DSCOVR, launched in 2015 and declared operational in July 2016, is the primary satellite providing data needed for space weather warnings. Credit: NOAA artist's concept

SEATTLE — The National Oceanic and Atmospheric Administration could be forced to delay plans for a space weather satellite if Congress decides to extend a stopgap spending bill currently funding the agency for the full year.

NOAA, like other federal agencies, is operating under a continuing resolution (CR) that funds it at fiscal year 2016 levels through April 28. Some observers believe that Congress may decide to extend the CR for the rest of the fiscal year, through Sept. 30, to focus instead on fiscal year 2018 appropriations bills.

That could pose a problem for the Space Weather Follow On program, a NOAA effort to develop two next-generation satellites to monitor space weather and provide warnings of geomagnetic storms. NOAA requested $2.5 million for the program to continue initial studies, but under the CR can only spend at the 2016 level of $1.2 million.

In a presentation at the 97th Annual Meeting of the American Meteorological Society (AMS) here, Douglas Biesecker of the NOAA Space Weather Prediction Center said that a full-year CR could delay the current schedule for the follow-on program, which calls for the launch of the first satellite in 2022. “The clear answer is that would delay things,” he said, but didn’t specify to what degree.

NOAA’s fiscal year 2017 budget proposal projected funding for the Space Weather Follow On to increase sharply after 2017, as the mission went into development. It expected needing $53.7 million in 2018 and $186.1 million in 2019, the peak year of the program. The program has an estimated total life cycle cost of $757.7 million.

NOAA wants to launch the follow-on spacecraft in 2022 in order to ensure continuity of space weather data. NOAA’s primary spacecraft for providing data for space weather warnings is the Deep Space Climate Observatory (DSCOVR) spacecraft, which NOAA formally declared operational in that role in July 2016. DSCOVR, Biesecker said, has enough fuel to maintain its position at the Earth-sun L-1 Lagrange point, 1.5 million kilometers from the Earth in the direction of the sun, for seven years.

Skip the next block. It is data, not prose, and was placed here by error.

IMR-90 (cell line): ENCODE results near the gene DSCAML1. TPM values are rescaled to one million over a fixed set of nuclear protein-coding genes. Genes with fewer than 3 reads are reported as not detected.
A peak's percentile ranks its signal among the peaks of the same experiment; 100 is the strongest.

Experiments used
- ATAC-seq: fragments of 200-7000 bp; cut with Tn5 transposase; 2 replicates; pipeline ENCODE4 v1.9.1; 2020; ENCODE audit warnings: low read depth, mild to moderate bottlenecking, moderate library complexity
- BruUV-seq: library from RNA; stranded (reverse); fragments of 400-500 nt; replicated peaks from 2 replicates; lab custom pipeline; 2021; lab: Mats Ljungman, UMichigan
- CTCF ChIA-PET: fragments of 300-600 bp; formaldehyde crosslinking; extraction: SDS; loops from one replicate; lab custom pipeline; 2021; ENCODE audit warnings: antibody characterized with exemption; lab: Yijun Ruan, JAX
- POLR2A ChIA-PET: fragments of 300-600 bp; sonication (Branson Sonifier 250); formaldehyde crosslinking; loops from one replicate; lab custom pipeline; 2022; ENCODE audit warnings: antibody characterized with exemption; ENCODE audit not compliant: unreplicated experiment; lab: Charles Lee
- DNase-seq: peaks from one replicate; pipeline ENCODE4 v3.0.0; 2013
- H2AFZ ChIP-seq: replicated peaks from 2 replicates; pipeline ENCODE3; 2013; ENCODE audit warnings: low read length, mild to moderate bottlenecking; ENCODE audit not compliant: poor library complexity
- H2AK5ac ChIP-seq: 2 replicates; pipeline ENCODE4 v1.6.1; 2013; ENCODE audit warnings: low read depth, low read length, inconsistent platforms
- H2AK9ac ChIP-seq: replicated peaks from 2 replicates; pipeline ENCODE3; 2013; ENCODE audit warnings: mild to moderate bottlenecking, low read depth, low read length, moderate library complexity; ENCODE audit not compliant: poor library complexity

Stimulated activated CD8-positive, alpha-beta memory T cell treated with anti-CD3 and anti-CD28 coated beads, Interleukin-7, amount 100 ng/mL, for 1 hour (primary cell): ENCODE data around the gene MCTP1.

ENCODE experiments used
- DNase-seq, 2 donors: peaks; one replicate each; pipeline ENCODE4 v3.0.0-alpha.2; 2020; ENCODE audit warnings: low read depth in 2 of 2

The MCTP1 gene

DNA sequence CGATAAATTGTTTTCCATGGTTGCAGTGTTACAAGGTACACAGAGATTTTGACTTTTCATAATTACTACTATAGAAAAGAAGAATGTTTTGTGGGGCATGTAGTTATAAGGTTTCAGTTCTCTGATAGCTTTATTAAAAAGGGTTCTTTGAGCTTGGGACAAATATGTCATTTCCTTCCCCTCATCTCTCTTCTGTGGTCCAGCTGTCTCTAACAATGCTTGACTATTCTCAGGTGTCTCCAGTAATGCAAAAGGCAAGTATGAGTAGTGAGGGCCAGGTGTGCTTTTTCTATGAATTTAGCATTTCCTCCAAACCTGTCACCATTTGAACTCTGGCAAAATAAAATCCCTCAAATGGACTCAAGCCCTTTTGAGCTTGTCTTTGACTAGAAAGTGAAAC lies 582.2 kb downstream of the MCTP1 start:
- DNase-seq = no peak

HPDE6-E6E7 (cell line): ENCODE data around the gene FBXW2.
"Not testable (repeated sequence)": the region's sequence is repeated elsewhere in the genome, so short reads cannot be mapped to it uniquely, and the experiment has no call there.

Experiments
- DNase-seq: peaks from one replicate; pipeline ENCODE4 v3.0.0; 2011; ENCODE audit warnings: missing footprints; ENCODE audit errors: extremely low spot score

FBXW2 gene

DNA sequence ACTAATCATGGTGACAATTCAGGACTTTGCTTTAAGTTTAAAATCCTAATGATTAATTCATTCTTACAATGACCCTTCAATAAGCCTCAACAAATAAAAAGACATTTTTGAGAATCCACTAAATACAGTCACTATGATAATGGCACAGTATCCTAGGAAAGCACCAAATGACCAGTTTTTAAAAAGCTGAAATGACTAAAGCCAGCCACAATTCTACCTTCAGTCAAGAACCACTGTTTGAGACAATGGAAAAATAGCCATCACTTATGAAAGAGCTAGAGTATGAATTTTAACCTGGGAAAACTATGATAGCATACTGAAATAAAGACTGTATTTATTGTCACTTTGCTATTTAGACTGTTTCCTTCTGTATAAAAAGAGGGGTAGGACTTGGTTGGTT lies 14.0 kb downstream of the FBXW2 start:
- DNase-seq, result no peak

DSCOVR, launched in February 2015, went through an extended commissioning phase because of an issue with one of its space weather instruments. While the spacecraft’s magnetometer has worked well, Biesecker said there were problems with the spacecraft’s Faraday cup, an instrument that measures solar wind speed, density and temperature. The instrument is providing data every 20 seconds, versus every 1 second as originally planned.

“That’s what caused the big delay to July of 2016, getting the Faraday cup into useful operating condition,” he said.

The Space Weather Follow On program, which includes a second satellite for launch in 2027, would replace both DSCOVR and the ESA-NASA Solar and Heliospheric Observatory (SOHO) spacecraft. SOHO, launched in 1995, has a coronagraph instrument to collect data on coronal mass ejections on the sun that can trigger space weather events.

SOHO has long exceeded its lifetime, but Biesecker said the mission will eventually come to an end. “SOHO is definitely nearing the end of its lifetime,” he said. The power its solar panels provide is gradually declining, with current trend projecting the power levels falling below the minimum needed to run the spacecraft and instruments around the time of the first Space Weather Follow On launch.

NOAA is currently studying a “gapfiller” coronagraph mission, Biesecker said, to provide a backup should SOHO fail prior to the launch of the first Space Weather Follow On satellite. NOAA issued a request for information in September seeking ideas of how to launch such an instrument by around 2019.

“That something that we’re thinking about,” he said, adding there was no funding yet for such a mission. “We have to be concerned about the availability of the coronagraph instrument.”

Jeff Foust writes about space policy, commercial space, and related topics for SpaceNews. He earned a Ph.D. in planetary sciences from the Massachusetts Institute of Technology and a bachelor’s degree with honors in geophysics and planetary science...